In a bold, pre-sustainable development era move, the World Bank is pushing to finance a US$3.75 billion (rand 29 billion) project to establish a new coal plant in South Africa twice the size of the largest plant currently in Great Britain.

This project would be directed through Eskom, one of the largest suppliers of electricity to Africa (approximately 95% of South African electricity and 45% across the country), and incidentally one of the dirtiest and most resistant to clean, sustainable energies. And wait, it gets worse: Eskom had also, originally, planned a rate increases of 45% (!), but only a 25% increase was permitted by the South African government – which is still terrible.

Quick recap: the self-proclaimed sustainable development development agency, the World Bank, wants to loan the South African energy giant Eskom US$3.75 million to fund another dirty, out-of-fashion coal plant. W-O-W!

South Africa already emits more CO2 per capita than the UK and yet some 15% of its population remains unconnected to its energy grid. The SA government aims to reign in this portion of the populous with this new plant, but as a country rich in solar and wind potential, the largest funder of development assistance worldwide ought to be initiating development projects that will be sustainable, long-lasting endeavors, and not endanger South Africans present and future.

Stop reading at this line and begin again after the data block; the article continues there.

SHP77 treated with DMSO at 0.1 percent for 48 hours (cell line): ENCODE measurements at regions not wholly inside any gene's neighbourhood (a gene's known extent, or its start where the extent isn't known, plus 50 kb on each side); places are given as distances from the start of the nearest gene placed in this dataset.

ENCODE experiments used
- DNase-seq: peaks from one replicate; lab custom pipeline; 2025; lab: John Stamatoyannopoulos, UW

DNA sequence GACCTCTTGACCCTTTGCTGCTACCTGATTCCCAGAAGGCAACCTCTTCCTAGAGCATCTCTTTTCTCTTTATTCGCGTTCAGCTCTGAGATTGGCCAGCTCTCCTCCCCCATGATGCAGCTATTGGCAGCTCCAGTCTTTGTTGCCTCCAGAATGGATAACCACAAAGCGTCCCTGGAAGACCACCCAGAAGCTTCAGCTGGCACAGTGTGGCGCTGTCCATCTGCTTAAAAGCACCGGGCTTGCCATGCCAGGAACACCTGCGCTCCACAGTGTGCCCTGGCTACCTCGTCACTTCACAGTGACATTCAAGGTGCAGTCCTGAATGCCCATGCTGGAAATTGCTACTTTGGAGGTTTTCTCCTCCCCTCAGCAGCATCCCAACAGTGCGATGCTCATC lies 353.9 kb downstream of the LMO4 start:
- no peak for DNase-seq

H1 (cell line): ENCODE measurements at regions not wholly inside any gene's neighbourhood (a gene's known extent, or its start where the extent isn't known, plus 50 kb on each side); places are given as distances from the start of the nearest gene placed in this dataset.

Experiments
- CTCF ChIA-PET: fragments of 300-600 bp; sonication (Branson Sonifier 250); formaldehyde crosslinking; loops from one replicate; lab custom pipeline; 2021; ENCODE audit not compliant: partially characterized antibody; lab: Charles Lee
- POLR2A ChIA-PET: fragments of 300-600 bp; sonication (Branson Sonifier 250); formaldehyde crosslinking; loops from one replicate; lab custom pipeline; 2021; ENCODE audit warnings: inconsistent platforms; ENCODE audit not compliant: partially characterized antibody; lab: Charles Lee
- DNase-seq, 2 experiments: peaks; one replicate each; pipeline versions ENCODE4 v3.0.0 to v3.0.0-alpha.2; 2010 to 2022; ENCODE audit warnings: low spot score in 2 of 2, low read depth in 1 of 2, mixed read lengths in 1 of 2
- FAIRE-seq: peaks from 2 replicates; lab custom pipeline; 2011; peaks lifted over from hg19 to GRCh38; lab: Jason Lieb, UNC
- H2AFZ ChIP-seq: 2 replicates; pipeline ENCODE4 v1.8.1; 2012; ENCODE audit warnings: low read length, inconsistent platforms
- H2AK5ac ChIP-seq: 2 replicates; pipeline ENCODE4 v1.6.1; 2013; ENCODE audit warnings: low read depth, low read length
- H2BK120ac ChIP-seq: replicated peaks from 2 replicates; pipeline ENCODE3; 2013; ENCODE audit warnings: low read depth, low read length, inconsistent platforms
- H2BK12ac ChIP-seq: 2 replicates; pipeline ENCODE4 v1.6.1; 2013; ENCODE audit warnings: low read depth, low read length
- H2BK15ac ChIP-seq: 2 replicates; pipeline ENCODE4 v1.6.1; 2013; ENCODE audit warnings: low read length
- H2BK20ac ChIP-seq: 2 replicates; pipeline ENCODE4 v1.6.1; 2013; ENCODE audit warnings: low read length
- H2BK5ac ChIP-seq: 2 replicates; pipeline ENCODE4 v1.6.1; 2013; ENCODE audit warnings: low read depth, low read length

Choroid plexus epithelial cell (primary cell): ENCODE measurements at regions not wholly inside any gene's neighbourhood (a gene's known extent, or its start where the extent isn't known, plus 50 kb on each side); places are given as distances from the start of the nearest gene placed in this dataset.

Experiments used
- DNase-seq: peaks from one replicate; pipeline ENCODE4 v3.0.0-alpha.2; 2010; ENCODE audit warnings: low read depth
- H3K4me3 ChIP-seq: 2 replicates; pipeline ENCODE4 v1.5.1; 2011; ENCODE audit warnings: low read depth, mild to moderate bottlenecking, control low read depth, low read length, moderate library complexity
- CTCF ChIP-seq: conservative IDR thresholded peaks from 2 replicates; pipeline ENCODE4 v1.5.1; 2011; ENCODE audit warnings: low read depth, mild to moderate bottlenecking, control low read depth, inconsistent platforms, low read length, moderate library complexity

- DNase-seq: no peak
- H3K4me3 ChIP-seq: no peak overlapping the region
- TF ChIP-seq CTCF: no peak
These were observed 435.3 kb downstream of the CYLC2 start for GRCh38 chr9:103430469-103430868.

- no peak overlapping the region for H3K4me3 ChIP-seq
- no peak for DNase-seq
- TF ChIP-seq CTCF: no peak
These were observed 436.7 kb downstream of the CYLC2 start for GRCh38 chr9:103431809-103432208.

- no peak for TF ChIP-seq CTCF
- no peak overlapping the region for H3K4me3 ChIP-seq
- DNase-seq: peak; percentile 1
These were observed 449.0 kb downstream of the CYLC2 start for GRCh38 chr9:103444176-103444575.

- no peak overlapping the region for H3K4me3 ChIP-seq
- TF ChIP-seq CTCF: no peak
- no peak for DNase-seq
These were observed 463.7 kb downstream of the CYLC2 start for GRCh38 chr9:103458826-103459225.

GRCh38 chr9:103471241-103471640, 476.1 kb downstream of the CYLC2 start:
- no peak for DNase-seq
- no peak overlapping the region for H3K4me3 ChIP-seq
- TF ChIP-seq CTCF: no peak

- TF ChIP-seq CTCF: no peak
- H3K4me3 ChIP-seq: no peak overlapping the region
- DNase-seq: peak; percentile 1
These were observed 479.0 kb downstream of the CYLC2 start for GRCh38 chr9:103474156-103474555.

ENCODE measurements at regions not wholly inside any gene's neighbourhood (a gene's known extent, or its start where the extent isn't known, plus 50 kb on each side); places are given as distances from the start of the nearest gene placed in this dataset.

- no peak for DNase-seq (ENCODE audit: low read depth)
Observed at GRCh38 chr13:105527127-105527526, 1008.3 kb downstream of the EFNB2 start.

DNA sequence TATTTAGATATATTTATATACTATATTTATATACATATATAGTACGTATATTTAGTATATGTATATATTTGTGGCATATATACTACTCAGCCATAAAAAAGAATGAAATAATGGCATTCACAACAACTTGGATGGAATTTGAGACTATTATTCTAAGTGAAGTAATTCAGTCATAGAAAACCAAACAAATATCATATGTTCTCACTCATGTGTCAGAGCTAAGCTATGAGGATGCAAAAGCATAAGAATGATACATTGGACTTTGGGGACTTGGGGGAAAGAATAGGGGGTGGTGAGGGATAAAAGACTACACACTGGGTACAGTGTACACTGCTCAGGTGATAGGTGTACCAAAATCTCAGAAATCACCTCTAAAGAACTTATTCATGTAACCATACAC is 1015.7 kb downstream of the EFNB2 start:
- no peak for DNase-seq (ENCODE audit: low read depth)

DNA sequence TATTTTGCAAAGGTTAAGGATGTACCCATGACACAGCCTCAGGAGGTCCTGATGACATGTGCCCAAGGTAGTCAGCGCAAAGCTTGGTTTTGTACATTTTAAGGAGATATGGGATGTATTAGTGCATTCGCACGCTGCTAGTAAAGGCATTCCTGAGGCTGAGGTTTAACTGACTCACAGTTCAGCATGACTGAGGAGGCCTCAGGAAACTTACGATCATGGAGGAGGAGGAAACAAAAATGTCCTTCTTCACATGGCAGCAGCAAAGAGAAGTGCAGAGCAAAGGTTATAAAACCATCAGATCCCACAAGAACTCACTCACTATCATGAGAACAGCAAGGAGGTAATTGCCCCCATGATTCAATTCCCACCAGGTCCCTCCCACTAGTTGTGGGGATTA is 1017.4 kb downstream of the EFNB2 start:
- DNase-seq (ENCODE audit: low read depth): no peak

An African environmental group, Groundwork, has criticized the loan as “a bad project, contributing to energy poverty and environmental destruction.” This plant will only further pollute streams, destroy and pollute communities, and create an expensive mess the government will only be forced to cleanup years on down the line.

So, 350.org, one of the best, most cutting-edge progressive groups out there has launched a campaign, alongside 65 other indigenous groups in South Africa, to stop this ill-conceived development project.

Take action. Tell the World Bank “Clean Energy for South Africa, NOT Coal!”

Read more at www.AfricaAction.org

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